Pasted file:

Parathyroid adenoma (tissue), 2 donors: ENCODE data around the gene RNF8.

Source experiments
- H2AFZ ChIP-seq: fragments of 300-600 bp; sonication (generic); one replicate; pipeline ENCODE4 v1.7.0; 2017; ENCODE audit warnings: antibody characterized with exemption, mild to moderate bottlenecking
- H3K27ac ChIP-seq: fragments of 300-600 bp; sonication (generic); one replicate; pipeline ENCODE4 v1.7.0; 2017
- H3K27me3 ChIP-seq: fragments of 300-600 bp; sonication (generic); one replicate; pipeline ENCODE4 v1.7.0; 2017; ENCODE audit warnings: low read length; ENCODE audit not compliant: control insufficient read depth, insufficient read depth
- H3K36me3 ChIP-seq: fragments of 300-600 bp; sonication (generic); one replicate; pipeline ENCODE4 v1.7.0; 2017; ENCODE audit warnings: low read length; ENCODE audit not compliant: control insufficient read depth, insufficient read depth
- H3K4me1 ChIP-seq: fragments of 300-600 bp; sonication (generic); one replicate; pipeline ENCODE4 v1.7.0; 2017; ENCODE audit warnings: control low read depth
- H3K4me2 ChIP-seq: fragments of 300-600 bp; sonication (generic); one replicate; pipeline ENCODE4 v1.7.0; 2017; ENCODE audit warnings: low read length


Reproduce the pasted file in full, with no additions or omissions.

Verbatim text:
Parathyroid adenoma (tissue), 2 donors: ENCODE data around the gene RNF8.

Source experiments
- H2AFZ ChIP-seq: fragments of 300-600 bp; sonication (generic); one replicate; pipeline ENCODE4 v1.7.0; 2017; ENCODE audit warnings: antibody characterized with exemption, mild to moderate bottlenecking
- H3K27ac ChIP-seq: fragments of 300-600 bp; sonication (generic); one replicate; pipeline ENCODE4 v1.7.0; 2017
- H3K27me3 ChIP-seq: fragments of 300-600 bp; sonication (generic); one replicate; pipeline ENCODE4 v1.7.0; 2017; ENCODE audit warnings: low read length; ENCODE audit not compliant: control insufficient read depth, insufficient read depth
- H3K36me3 ChIP-seq: fragments of 300-600 bp; sonication (generic); one replicate; pipeline ENCODE4 v1.7.0; 2017; ENCODE audit warnings: low read length; ENCODE audit not compliant: control insufficient read depth, insufficient read depth
- H3K4me1 ChIP-seq: fragments of 300-600 bp; sonication (generic); one replicate; pipeline ENCODE4 v1.7.0; 2017; ENCODE audit warnings: control low read depth
- H3K4me2 ChIP-seq: fragments of 300-600 bp; sonication (generic); one replicate; pipeline ENCODE4 v1.7.0; 2017; ENCODE audit warnings: low read length